egmfrs egmfrs - 1 year ago 93
C# Question

EF inMemory provider falsely accepting null entries when the fields are set to required

Here is my unit test code:

[Fact(DisplayName = "Should only add AssetType when Name Provided")]
public async Task Test4()
{
using (var context = GetContext()) {

var listAssetTypes = await context.AssetType.ToListAsync();

Assert.Equal(0, listAssetTypes.Count);

var goodAssetType = new AssetType { Name = "1st Item" };
context.Add(goodAssetType);
await context.SaveChangesAsync();
listAssetTypes = await context.AssetType.ToListAsync();

Assert.Equal(1, listAssetTypes.Count);

var badAssetType = new AssetType {};
context.Add(badAssetType);
await context.SaveChangesAsync();
listAssetTypes = await context.AssetType.ToListAsync();

Assert.Equal(1, listAssetTypes.Count);
}
}


The first two assert's pass. The 3rd fails, Actual is 2, and if I debug I can see a new Id has been assigned and the name is set to null.

Here is my context method:

private WorldContext GetContext()
{
var builder = new ConfigurationBuilder();
var config = builder.Build();
var options = new DbContextOptionsBuilder<WorldContext>()
.UseInMemoryDatabase(Guid.NewGuid().ToString()).Options;
var context = new WorldContext(config, options);
return context;
}


And my model:

public class AssetType
{
[DatabaseGenerated(databaseGeneratedOption: DatabaseGeneratedOption.Identity)]
[Key]
public int AssetTypeId { get; set; }
[Required]
public string Name { get; set; }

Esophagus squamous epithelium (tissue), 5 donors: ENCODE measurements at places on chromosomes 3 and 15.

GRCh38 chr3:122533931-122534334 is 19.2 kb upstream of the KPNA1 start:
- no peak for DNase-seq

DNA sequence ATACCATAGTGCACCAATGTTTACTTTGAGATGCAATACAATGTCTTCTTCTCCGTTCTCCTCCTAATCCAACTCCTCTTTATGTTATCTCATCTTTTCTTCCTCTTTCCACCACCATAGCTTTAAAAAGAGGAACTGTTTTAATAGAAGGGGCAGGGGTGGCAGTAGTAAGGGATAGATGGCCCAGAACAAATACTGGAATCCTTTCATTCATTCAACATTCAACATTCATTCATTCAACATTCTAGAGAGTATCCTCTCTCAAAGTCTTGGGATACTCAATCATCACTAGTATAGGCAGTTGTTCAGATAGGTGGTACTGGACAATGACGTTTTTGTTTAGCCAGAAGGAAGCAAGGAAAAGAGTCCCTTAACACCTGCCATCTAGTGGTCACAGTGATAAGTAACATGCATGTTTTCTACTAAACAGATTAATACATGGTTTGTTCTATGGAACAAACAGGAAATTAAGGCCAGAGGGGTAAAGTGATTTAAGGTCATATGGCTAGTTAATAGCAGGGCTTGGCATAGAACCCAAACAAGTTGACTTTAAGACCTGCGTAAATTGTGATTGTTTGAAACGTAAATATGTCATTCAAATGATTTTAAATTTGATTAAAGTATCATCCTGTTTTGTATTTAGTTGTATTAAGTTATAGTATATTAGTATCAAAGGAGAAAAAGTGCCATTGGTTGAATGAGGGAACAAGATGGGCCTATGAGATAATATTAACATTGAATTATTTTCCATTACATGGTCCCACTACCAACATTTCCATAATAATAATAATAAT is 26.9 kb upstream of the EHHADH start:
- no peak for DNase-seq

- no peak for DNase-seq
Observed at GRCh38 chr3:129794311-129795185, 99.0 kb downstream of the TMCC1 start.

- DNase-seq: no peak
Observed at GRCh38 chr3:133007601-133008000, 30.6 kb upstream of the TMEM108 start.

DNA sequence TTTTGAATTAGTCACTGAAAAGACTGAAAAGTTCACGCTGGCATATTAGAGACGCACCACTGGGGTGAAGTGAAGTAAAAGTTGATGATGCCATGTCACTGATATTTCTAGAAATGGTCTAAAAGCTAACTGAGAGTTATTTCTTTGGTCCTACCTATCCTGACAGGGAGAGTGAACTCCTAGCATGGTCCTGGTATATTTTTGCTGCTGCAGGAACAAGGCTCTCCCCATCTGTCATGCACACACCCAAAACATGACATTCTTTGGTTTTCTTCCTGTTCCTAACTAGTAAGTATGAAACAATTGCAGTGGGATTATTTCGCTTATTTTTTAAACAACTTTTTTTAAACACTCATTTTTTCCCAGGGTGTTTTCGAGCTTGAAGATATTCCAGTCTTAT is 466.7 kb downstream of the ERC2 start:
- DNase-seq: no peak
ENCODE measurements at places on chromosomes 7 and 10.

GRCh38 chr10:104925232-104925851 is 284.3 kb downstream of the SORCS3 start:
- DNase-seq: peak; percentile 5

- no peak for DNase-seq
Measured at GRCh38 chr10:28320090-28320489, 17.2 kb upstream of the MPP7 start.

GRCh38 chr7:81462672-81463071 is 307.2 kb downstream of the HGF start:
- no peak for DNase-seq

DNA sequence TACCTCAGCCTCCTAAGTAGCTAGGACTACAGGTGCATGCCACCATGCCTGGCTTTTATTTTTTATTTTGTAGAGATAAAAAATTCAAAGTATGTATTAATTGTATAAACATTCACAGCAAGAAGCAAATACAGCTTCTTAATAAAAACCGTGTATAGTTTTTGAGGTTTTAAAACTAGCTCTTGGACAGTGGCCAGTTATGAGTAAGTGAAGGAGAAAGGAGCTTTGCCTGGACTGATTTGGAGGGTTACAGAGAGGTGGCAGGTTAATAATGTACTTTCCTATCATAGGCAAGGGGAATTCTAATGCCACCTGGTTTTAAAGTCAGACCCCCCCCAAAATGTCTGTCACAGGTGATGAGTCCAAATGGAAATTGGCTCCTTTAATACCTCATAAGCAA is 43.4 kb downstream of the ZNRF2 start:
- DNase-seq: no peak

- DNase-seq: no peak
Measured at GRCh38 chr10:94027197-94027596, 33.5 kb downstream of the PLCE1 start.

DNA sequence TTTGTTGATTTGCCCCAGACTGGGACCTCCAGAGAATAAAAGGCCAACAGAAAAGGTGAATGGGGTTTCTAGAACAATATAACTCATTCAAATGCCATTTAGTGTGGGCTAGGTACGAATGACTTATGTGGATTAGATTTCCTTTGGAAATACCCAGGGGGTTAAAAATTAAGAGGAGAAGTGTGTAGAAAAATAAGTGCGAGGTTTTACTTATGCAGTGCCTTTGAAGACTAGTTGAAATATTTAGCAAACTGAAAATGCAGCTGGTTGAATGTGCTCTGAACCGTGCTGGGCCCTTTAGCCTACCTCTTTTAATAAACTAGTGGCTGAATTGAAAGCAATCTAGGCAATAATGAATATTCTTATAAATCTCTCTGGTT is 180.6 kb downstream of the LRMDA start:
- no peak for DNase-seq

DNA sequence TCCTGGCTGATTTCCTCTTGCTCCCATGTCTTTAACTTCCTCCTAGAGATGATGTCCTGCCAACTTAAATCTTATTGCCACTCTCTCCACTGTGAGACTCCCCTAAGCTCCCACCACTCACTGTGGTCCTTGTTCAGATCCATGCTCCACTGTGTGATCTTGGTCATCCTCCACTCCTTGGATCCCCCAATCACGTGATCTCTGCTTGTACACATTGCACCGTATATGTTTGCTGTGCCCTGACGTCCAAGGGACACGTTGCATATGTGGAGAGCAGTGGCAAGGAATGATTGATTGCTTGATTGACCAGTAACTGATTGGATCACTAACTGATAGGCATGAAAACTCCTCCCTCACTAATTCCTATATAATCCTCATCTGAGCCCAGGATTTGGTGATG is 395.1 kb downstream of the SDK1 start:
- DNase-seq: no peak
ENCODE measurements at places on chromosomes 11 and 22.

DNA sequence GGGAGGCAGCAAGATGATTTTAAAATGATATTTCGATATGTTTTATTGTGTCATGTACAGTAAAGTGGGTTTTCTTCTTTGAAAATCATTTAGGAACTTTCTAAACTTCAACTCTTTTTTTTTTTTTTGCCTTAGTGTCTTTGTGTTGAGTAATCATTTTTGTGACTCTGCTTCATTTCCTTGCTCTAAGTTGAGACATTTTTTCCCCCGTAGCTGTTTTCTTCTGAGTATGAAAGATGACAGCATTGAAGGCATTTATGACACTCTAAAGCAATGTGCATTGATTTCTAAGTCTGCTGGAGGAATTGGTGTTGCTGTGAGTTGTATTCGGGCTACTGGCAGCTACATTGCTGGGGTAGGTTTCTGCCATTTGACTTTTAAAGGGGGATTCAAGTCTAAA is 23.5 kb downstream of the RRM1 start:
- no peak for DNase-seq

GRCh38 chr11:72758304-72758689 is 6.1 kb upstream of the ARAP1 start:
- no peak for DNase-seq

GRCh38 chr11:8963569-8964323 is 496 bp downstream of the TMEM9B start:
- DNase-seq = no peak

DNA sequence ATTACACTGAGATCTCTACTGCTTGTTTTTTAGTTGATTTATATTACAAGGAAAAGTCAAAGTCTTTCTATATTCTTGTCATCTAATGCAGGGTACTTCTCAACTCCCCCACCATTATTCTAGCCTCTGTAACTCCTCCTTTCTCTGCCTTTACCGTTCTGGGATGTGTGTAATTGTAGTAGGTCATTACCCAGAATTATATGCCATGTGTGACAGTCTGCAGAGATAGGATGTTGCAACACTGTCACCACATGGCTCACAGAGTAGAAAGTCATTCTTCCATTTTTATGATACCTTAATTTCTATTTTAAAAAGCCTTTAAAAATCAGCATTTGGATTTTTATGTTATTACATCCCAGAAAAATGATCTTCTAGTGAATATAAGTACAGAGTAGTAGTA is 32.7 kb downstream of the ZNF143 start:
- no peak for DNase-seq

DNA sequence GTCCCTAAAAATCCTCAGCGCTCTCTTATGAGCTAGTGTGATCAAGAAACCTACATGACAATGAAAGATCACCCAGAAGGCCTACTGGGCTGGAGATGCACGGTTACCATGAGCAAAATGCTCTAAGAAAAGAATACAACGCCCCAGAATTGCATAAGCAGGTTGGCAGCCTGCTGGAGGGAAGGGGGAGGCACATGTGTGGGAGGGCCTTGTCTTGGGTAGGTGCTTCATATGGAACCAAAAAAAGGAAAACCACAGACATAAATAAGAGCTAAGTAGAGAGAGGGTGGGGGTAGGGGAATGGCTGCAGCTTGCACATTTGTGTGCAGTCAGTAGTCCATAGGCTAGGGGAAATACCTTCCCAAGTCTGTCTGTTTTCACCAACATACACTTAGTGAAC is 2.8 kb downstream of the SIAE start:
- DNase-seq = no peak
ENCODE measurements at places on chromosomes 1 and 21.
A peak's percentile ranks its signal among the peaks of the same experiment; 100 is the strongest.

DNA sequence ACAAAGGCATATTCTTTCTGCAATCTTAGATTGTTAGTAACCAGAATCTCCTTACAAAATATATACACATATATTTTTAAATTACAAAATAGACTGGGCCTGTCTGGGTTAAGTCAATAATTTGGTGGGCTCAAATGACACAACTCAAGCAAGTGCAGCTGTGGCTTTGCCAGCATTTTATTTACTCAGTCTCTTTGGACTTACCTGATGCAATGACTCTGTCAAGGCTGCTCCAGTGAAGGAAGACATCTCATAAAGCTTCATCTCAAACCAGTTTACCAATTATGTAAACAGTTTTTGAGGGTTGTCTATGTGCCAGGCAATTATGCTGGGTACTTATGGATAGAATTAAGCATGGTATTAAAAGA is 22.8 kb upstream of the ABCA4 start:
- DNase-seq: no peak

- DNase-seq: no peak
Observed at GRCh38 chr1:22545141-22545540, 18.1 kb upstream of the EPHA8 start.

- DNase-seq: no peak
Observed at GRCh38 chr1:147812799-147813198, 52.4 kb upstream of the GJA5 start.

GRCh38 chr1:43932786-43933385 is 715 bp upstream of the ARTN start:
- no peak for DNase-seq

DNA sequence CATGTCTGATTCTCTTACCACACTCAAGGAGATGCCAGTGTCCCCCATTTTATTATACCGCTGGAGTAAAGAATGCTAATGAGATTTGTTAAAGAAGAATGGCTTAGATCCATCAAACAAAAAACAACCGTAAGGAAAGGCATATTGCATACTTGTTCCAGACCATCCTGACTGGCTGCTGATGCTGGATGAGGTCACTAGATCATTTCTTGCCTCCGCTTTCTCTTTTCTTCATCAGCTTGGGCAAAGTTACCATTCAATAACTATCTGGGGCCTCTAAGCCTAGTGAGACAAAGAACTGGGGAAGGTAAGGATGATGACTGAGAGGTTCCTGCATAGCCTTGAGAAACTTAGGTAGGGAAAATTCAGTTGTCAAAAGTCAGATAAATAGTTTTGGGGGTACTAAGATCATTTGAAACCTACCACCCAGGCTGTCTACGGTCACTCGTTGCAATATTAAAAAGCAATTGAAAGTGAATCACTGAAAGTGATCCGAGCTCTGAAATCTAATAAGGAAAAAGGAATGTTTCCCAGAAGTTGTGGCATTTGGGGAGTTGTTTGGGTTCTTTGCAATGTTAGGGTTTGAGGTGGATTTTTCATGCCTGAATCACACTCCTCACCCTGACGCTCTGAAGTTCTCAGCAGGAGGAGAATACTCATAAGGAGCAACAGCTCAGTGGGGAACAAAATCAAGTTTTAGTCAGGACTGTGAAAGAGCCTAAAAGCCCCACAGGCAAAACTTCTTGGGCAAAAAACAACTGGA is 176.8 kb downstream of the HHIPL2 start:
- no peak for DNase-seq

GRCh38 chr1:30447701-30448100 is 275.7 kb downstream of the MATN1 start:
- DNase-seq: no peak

}

Answer Source

Please note that the InMemory provider is not a production ready relational database provider and was only provided to assist with integration tests.

It won't (necessarly) enforce the consistency of your data or ensure that the constrains are fulfilled like a real database provider would do.

This is clearly documented and expected behavior, please read the documentation "Test with InMemory"

InMemory is not a relational database

EF Core database providers do not have to be relational databases. InMemory is designed to be a general purpose database for testing, and is not designed to mimic a relational database.

Some examples of this include:

  • InMemory will allow you to save data that would violate referential integrity constraints in a relational database.
  • If you use DefaultValueSql(string) for a property in your model, this is a relational database API and will have no effect when running against InMemory. Tip

For many test purposes these difference will not matter. However, if you want to test against something that behaves more like a true relational database, then consider using SQLite in-memory mode.

That being said: If you really need to validate the constraints, follow the documentation's recommendation and use Sqlite in memory database instead for your integration tests.

Recommended from our users: Dynamic Network Monitoring from WhatsUp Gold from IPSwitch. Free Download